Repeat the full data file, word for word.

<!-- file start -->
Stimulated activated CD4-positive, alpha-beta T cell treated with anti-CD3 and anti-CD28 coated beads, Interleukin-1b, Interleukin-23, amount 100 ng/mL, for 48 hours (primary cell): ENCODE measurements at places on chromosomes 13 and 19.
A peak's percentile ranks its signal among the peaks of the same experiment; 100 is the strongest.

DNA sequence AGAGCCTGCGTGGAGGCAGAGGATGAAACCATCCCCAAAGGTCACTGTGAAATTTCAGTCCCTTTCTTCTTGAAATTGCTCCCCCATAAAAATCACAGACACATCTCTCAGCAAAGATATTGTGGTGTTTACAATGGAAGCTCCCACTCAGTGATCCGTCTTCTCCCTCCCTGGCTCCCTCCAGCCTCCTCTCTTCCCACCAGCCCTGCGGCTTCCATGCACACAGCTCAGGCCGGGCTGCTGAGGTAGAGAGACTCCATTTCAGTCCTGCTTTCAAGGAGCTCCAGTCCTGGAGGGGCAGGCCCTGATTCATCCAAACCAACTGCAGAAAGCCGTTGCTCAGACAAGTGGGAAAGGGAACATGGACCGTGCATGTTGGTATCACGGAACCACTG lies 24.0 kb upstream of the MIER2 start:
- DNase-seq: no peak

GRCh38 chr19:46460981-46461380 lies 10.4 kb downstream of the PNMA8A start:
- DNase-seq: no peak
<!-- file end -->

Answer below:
Stimulated activated CD4-positive, alpha-beta T cell treated with anti-CD3 and anti-CD28 coated beads, Interleukin-1b, Interleukin-23, amount 100 ng/mL, for 48 hours (primary cell): ENCODE measurements at places on chromosomes 13 and 19.
A peak's percentile ranks its signal among the peaks of the same experiment; 100 is the strongest.

DNA sequence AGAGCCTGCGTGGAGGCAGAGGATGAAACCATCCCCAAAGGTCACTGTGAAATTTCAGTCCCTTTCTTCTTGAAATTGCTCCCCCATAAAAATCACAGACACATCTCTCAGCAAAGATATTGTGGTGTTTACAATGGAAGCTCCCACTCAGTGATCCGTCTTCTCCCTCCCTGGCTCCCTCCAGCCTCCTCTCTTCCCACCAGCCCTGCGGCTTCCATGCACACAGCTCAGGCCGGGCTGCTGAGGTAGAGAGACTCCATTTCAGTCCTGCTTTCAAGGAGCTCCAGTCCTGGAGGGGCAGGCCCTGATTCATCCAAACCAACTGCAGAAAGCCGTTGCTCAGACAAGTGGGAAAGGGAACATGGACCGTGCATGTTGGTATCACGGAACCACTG lies 24.0 kb upstream of the MIER2 start:
- DNase-seq: no peak

GRCh38 chr19:46460981-46461380 lies 10.4 kb downstream of the PNMA8A start:
- DNase-seq: no peak